Sadak Election Guidelines’
Zimbabwe’s main opposition parties have expressed concern that the country still lags behind other countries in implementing the Southern African Development Community (SADC) principles and guidelines on democratic elections.
This came to light yesterday during a virtual discussion organized by the Southern African Liaison Office under the Sadak Elections 2023/24: Sadak Principles and Guidelines Governing Democratic Elections (Revised 2015) and their impact on the electoral climate in Zimbabwe and the region.
Citizens Alliance for Elections Transformation Secretary Ellen Shiridenga said that the status quo continues to harm the opposition political parties in the country.
“Zimbabwe is still lagging behind the principles and guidelines of Sadcei. Every citizen has the right to vote regardless of where he is posted. The constitution talks of an election that is verifiable but this is not achievable because Zimbabwe The Election Commission (Zec) says we can only access the printed copy which will be available 30 days before the election and will cost US$187 000.
Douglas Monjora, leader of the MDC Alliance, said: “Zimbabwe has been in constant conflict ever since it was formed as a state. By-elections this year have shown that there will be violent elections in 2023. Despite the existence of a constitution and international instruments “Elections in Zimbabwe are free and unfair due to violence. There is also a need to redefine the role of security services in electoral processes.”
Monjora said that the secretariat of the ZEC was highly militarized, while some of its subcommittees were staffed with executive members, a development that compromised its independence.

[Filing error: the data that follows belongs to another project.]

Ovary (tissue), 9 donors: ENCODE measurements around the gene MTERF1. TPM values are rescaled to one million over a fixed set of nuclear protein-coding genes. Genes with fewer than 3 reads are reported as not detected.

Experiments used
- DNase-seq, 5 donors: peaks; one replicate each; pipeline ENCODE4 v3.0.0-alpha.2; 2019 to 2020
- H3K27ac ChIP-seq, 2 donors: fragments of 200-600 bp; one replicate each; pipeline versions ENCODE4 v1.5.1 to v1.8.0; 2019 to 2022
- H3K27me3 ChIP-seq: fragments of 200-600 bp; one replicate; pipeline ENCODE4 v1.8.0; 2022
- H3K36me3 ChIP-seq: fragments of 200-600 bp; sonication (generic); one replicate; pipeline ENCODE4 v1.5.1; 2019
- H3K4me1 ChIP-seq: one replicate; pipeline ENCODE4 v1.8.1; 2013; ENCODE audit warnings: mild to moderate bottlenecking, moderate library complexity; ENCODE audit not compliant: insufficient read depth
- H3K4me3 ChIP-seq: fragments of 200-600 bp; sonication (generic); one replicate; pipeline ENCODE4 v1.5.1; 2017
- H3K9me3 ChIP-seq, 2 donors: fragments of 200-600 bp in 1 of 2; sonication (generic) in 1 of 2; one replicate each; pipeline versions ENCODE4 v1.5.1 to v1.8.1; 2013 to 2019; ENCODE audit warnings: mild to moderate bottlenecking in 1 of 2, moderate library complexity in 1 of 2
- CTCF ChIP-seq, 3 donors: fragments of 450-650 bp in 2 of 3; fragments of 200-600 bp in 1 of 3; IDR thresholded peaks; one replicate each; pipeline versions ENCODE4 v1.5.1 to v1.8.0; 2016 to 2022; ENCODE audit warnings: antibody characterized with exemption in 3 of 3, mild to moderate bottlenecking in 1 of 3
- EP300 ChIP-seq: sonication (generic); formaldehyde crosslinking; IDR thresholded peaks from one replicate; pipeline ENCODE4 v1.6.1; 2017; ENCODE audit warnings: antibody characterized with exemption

“We have to resort to a method that has worked in the past, and that method is dialogue,” he said.
Maddock Chivasa, secretary-general of the National Constitutional Assembly, said: “We have not heard of a situation where Zanu PF has been barred from campaigning. It appears that the rule of reporting to the police only applies to opposition parties Is.”
Zanu PF’s Paul Mangwana, who was expected to be part of the dialogue, virtually failed to attend.
Scholar Tendai Mbanje said: “The African Union and SAARC may be invited to observe the elections but this means they will assess an inconclusive election cycle. The greatest danger we face as we head towards the 2023 elections is is a security issue, mainly of the opposition. Independent and impartial commissions should be well established to allow free and fair elections. Not strong enough for that.”